Traditional Japan: Tenugui and Omamori
In July’s Summer Matsuri themed Doki Doki crate, we featured a few kawaii-takes on traditional Japanese summer items. The tenugui and omamori have a long history in Japan and both these items can be found in most Japanese homes. Let’s learn more!
Although tenugui is used more for decorative purposes these days, it’s original use was as a towel! Before the introduction of terry cloth material in Japan, people used thin cotton as washcloths, towels, and dishcloths. Labor workers also used these strips of cloth as a bandana to keep sweat out of their eyes.
In modern times, tenugui is a popular souvenir and can be used a multitude of ways! It can be used to wrap a gift, as a placemat or table runner, or can be hung from wooden dowels as a display. During festivals, it’s still used as a headband and come in prints with kanji lettering and summer motifs.
Here are some ways that we use tenugui at the Japan Crate office!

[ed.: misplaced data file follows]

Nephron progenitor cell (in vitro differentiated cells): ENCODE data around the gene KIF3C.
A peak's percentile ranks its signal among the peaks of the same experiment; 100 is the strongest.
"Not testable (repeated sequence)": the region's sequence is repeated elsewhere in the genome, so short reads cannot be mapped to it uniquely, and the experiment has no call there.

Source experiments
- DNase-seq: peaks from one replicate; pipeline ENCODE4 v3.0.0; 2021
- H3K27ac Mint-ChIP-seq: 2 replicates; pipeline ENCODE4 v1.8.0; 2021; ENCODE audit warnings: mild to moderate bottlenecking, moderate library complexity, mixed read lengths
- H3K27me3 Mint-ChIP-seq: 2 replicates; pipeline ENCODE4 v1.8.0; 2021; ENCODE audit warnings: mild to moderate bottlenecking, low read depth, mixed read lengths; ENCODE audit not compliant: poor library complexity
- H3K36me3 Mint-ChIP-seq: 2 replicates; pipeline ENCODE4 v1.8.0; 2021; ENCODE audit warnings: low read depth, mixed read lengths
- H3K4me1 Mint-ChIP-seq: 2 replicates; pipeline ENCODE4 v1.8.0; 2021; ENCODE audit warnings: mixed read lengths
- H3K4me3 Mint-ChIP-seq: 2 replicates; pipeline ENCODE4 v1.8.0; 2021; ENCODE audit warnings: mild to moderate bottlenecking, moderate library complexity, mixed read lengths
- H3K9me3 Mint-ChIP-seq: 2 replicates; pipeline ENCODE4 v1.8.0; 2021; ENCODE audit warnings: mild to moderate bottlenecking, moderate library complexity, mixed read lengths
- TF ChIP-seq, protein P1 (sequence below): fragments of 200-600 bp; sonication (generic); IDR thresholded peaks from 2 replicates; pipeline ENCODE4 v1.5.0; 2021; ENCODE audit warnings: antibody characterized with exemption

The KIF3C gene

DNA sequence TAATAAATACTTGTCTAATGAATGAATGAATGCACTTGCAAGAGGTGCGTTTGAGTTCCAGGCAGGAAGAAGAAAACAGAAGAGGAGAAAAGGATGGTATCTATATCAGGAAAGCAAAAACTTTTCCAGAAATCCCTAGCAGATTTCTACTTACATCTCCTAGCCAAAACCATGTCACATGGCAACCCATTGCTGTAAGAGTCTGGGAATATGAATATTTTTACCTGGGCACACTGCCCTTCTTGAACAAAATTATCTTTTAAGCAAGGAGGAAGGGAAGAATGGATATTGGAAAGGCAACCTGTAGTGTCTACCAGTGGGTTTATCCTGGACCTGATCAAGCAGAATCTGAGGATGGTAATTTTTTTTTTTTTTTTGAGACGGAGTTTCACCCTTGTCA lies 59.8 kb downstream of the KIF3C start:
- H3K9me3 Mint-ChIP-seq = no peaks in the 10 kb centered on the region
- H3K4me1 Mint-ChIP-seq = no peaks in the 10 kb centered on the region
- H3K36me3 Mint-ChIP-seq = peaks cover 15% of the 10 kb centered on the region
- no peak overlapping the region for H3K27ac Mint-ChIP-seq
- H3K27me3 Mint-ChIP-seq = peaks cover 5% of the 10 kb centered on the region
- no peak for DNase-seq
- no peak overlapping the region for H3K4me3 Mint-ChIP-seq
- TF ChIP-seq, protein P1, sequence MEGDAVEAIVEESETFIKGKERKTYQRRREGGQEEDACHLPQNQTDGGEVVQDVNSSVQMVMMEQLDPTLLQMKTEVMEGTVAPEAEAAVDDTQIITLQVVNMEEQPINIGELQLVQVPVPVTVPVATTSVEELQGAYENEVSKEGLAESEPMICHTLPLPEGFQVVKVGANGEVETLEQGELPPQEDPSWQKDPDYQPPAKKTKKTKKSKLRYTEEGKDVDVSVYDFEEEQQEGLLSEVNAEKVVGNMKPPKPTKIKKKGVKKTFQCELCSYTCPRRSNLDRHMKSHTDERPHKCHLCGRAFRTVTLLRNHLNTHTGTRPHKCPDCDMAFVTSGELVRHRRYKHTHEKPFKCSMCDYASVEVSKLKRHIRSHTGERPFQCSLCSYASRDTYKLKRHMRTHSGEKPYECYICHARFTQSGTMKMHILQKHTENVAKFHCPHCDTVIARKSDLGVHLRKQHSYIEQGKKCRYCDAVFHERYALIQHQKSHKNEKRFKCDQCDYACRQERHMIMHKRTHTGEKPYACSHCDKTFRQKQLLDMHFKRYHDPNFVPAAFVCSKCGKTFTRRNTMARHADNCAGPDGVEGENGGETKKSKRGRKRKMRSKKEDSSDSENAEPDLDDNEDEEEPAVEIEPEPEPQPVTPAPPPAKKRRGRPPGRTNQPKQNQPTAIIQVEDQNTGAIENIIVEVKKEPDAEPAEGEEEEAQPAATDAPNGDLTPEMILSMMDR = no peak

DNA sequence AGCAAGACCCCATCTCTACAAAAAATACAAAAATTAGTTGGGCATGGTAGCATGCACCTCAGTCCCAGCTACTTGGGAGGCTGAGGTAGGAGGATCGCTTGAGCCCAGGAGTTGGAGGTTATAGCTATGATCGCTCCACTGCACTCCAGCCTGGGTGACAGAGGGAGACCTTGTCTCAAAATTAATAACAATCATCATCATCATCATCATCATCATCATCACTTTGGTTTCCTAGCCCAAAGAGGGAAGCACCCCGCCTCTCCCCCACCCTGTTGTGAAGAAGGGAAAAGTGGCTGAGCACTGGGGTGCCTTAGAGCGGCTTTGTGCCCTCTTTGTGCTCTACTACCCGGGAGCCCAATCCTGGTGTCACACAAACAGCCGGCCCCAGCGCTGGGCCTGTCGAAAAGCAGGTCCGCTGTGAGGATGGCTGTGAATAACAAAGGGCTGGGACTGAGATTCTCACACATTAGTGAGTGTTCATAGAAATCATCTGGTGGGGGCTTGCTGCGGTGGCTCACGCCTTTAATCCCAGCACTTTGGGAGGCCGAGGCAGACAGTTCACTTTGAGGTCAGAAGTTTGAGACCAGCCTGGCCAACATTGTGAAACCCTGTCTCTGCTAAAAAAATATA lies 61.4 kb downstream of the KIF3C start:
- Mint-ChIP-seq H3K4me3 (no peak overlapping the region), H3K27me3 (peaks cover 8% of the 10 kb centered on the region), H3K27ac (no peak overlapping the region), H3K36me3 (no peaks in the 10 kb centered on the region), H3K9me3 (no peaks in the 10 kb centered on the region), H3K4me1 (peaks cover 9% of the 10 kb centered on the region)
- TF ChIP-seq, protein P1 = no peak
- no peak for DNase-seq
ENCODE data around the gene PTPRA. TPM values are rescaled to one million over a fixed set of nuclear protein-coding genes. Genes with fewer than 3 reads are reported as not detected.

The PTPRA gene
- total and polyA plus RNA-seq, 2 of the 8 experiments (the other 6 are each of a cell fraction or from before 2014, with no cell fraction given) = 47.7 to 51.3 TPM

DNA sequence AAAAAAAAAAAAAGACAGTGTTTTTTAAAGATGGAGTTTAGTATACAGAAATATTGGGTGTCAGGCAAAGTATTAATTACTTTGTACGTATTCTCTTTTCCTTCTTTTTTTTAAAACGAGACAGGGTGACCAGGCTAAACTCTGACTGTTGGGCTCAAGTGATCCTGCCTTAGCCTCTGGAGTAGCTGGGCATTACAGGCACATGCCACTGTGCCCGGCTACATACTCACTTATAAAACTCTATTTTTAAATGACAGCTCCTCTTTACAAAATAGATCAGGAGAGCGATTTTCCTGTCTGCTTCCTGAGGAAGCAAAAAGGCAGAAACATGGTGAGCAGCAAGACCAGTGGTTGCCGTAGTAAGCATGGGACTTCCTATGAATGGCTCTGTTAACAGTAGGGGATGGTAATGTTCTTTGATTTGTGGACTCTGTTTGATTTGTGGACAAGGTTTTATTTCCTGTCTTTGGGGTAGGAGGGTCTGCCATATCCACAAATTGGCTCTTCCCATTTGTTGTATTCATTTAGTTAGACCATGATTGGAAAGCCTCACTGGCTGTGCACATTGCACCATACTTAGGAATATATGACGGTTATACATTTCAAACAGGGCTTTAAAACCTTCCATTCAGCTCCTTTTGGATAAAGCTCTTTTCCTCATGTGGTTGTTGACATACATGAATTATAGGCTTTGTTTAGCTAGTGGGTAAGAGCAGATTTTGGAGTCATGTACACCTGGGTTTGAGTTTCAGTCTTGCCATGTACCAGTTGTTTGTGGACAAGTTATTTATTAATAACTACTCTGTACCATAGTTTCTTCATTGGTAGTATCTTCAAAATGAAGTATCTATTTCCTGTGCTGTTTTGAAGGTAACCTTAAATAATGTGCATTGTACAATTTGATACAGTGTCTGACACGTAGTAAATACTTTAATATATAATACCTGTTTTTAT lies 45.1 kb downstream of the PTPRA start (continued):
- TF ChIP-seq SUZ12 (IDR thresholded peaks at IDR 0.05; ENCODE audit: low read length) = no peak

Did you get any fun ideas on how to use your tenugui? Let us know in the comments below!
rituals will keep the present and the past connected. It’s become such a large part of Japanese culture that many people do not even feel that it’s religion but rather a way of life!
While there are several large temples all around Japan, there are also smaller shrines in neighborhoods. Residents often stop by to give a quick bow to pay their respects and to pray for good day. Japanese people can be quite superstitious so it’s not uncommon to find statues or calligraphy banners in homes and establishments to help ward off evil spirits and to invite good luck. You may find little good luck charms hanging from bags and cell phones as well.
mori are special amulets and each one can bring a different type of luck! There are ones for studying, to ward off evil, to bring love, for traffic safety, for a successful business; the list goes on! The omamori in July’s Doki Doki crate will bring you good luck and happiness.
Omamori isn’t the only way to carry luck with you every day. You can also find charms that come in shapes of animals, Shinto deities, or objects that are considered lucky in Japan. We included a small frog that is supposed to ensure safe travels! The most famous animal charm is the maneki-neko, or “beckoning cat”, which can be found at many businesses. There are many folktales about the origin of this cat, but the common belief is that the cat “beckons” good luck to it’s owner.